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Octave

A programming language for scientific computing
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What is Octave?

It is software featuring a high-level programming language, primarily intended for numerical computations. Octave helps in solving linear and nonlinear problems numerically, and for performing other numerical experiments using a language that is mostly compatible with MATLAB.
Octave is a tool in the Languages category of a tech stack.
Octave is an open source tool with 129 GitHub stars and 44 GitHub forks. Here’s a link to Octave's open source repository on GitHub

Who uses Octave?

Companies
3 companies reportedly use Octave in their tech stacks, including quantilope, Precise Simulation, and default.

Developers
43 developers on StackShare have stated that they use Octave.

Octave Integrations

Pros of Octave
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Free
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Easy
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Small code

Octave's Features

  • Quality Control
  • Design
  • Data Visualization
  • Fluid analysis
  • Finite element analysis

Octave Alternatives & Comparisons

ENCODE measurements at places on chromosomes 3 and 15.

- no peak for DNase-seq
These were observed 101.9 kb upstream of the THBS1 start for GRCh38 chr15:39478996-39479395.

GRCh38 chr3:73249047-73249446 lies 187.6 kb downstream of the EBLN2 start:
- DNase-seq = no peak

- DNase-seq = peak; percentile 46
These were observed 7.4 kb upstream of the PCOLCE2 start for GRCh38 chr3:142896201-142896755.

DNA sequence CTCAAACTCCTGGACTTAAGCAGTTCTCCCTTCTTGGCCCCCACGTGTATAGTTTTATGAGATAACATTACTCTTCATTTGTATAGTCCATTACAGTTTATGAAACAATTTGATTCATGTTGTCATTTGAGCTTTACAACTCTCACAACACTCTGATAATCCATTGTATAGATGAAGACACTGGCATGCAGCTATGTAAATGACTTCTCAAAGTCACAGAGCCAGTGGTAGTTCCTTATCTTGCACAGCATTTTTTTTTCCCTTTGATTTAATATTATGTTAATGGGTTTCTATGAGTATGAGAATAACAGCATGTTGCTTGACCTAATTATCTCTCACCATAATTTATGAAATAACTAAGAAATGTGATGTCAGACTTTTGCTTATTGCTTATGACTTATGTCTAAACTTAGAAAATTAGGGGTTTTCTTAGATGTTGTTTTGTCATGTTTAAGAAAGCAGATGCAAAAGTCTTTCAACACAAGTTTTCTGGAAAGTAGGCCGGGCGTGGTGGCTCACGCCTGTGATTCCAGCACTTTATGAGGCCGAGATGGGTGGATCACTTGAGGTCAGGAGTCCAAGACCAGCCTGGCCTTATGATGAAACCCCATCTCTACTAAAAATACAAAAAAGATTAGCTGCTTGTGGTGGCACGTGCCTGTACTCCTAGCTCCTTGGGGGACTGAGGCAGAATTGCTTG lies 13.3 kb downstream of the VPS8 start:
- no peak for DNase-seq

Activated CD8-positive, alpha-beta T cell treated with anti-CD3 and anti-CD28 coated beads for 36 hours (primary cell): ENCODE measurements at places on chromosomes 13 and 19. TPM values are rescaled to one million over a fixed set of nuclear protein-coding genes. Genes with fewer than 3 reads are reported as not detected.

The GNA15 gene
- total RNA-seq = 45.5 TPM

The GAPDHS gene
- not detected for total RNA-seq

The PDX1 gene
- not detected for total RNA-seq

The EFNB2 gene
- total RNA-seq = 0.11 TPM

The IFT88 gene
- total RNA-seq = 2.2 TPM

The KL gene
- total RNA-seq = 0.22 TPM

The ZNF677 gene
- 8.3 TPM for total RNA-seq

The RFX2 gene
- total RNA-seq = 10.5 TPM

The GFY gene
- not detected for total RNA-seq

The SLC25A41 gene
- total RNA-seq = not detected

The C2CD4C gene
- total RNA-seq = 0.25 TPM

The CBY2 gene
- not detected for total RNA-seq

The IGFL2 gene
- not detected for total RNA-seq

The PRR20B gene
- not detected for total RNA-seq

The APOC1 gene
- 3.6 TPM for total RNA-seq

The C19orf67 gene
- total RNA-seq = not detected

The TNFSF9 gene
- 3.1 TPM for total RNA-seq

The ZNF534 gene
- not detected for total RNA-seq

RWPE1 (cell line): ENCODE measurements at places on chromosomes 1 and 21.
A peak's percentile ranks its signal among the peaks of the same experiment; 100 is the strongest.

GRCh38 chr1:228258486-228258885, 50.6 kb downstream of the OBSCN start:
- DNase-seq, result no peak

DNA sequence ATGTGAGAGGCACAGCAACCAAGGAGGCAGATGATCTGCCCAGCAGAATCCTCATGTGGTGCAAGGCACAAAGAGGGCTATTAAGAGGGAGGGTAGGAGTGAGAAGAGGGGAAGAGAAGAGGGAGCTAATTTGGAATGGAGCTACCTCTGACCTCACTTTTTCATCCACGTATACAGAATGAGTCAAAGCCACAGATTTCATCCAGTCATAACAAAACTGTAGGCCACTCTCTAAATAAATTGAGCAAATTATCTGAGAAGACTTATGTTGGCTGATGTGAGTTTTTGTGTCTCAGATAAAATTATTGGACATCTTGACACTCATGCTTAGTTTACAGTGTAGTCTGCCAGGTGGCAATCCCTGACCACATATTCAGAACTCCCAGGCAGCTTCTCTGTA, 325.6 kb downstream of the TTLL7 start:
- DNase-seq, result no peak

What are some alternatives to Octave?
MATLAB
Using MATLAB, you can analyze data, develop algorithms, and create models and applications. The language, tools, and built-in math functions enable you to explore multiple approaches and reach a solution faster than with spreadsheets or traditional programming languages, such as C/C++ or Java.
Python
Python is a general purpose programming language created by Guido Van Rossum. Python is most praised for its elegant syntax and readable code, if you are just beginning your programming career python suits you best.
JavaScript
JavaScript is most known as the scripting language for Web pages, but used in many non-browser environments as well such as node.js or Apache CouchDB. It is a prototype-based, multi-paradigm scripting language that is dynamic,and supports object-oriented, imperative, and functional programming styles.
PHP
Fast, flexible and pragmatic, PHP powers everything from your blog to the most popular websites in the world.
HTML5
HTML5 is a core technology markup language of the Internet used for structuring and presenting content for the World Wide Web. As of October 2014 this is the final and complete fifth revision of the HTML standard of the World Wide Web Consortium (W3C). The previous version, HTML 4, was standardised in 1997.
See all alternatives

Octave's Followers
49 developers follow Octave to keep up with related blogs and decisions.